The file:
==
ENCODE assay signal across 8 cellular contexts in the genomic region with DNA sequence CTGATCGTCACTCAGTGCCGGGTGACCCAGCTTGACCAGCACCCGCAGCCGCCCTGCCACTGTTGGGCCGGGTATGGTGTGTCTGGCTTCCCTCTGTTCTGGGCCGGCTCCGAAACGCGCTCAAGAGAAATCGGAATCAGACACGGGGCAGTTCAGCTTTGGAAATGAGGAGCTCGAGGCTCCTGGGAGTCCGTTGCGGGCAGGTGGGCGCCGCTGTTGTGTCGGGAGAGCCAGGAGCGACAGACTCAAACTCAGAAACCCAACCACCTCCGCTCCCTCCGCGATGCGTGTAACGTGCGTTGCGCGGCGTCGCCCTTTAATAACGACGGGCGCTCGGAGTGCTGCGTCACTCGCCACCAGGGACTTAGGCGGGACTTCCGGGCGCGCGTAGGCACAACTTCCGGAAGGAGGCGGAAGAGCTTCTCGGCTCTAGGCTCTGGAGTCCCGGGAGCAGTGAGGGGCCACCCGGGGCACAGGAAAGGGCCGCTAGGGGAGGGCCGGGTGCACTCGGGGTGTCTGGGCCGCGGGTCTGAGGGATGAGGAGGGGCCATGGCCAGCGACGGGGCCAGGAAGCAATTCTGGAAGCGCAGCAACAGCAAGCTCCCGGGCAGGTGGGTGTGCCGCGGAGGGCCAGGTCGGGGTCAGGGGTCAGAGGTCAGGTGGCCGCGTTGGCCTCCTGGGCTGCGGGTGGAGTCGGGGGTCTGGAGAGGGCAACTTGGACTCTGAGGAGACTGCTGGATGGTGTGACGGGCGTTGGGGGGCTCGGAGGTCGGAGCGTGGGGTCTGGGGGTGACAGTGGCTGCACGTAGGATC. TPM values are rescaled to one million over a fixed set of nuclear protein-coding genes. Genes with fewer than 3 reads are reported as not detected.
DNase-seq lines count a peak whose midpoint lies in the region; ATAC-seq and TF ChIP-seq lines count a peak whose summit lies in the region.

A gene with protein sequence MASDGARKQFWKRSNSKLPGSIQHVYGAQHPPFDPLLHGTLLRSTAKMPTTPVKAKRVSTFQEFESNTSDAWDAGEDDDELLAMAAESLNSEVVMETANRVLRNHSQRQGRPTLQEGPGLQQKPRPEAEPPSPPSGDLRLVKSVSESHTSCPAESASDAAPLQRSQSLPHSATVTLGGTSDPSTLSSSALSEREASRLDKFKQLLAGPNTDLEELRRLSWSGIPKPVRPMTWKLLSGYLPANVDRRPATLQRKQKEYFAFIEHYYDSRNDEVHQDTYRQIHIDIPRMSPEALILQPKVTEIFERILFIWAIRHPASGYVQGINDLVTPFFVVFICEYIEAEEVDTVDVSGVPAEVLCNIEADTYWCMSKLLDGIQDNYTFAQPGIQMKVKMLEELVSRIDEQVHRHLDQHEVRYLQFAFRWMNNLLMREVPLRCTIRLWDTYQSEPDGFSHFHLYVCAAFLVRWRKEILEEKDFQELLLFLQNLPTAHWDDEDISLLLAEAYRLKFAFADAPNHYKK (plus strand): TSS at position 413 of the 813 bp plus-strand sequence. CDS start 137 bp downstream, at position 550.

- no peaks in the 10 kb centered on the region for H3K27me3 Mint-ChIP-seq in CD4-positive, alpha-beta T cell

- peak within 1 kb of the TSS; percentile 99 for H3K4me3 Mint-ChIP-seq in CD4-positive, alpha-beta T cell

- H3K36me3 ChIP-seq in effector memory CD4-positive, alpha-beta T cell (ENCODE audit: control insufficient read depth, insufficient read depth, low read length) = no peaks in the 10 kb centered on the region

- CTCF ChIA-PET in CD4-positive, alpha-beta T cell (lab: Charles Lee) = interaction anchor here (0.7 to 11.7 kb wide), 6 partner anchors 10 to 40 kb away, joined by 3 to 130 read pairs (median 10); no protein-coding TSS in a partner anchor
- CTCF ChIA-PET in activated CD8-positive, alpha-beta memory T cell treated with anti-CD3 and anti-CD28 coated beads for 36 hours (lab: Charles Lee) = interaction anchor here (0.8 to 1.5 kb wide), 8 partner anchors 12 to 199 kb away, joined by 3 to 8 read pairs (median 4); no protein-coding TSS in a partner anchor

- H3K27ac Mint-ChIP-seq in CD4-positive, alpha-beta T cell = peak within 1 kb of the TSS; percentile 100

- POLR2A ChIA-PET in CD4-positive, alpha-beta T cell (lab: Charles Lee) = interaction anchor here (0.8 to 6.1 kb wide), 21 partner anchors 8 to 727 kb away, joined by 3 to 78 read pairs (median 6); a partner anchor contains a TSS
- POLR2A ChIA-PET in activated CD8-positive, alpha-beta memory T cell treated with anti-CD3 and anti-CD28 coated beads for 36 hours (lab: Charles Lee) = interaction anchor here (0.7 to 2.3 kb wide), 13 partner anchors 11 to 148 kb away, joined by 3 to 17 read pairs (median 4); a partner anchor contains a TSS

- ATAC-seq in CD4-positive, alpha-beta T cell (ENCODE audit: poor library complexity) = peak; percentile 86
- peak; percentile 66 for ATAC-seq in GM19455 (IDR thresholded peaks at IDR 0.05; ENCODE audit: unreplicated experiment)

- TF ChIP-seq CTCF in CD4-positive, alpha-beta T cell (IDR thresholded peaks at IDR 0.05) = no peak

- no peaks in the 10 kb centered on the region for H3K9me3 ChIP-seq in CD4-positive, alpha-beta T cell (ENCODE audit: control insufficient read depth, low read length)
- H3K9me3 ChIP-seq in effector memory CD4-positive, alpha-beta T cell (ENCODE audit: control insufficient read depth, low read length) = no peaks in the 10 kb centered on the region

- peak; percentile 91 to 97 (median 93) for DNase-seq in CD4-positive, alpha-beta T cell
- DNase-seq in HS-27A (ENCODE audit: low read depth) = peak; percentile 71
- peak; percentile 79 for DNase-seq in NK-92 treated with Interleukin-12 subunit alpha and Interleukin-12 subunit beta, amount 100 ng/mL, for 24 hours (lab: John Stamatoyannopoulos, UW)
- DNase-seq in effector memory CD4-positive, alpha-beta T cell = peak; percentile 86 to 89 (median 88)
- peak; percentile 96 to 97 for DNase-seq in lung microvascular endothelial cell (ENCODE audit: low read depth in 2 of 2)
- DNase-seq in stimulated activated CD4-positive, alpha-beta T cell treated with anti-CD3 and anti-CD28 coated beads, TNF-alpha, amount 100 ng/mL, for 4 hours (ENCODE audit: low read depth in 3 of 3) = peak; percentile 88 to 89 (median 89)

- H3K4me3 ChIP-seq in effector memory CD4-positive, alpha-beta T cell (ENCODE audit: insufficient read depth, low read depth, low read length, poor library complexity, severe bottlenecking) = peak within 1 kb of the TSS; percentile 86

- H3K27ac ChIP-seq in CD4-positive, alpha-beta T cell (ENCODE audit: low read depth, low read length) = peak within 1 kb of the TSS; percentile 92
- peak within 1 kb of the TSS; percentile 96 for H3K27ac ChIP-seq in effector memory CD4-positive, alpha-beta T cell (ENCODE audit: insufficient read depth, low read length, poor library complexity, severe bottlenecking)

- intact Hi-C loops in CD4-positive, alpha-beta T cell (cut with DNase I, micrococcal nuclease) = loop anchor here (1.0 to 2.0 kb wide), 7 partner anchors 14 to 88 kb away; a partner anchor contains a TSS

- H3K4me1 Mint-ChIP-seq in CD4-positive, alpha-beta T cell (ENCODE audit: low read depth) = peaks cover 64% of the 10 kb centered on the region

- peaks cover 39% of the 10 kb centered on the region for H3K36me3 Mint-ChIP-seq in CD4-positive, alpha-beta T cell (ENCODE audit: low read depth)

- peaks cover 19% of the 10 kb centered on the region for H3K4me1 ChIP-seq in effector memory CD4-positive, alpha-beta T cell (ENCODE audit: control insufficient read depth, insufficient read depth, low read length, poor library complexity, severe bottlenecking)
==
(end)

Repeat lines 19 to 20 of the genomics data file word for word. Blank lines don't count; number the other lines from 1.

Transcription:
- peak; percentile 79 for DNase-seq in NK-92 treated with Interleukin-12 subunit alpha and Interleukin-12 subunit beta, amount 100 ng/mL, for 24 hours (lab: John Stamatoyannopoulos, UW)
- DNase-seq in effector memory CD4-positive, alpha-beta T cell = peak; percentile 86 to 89 (median 88)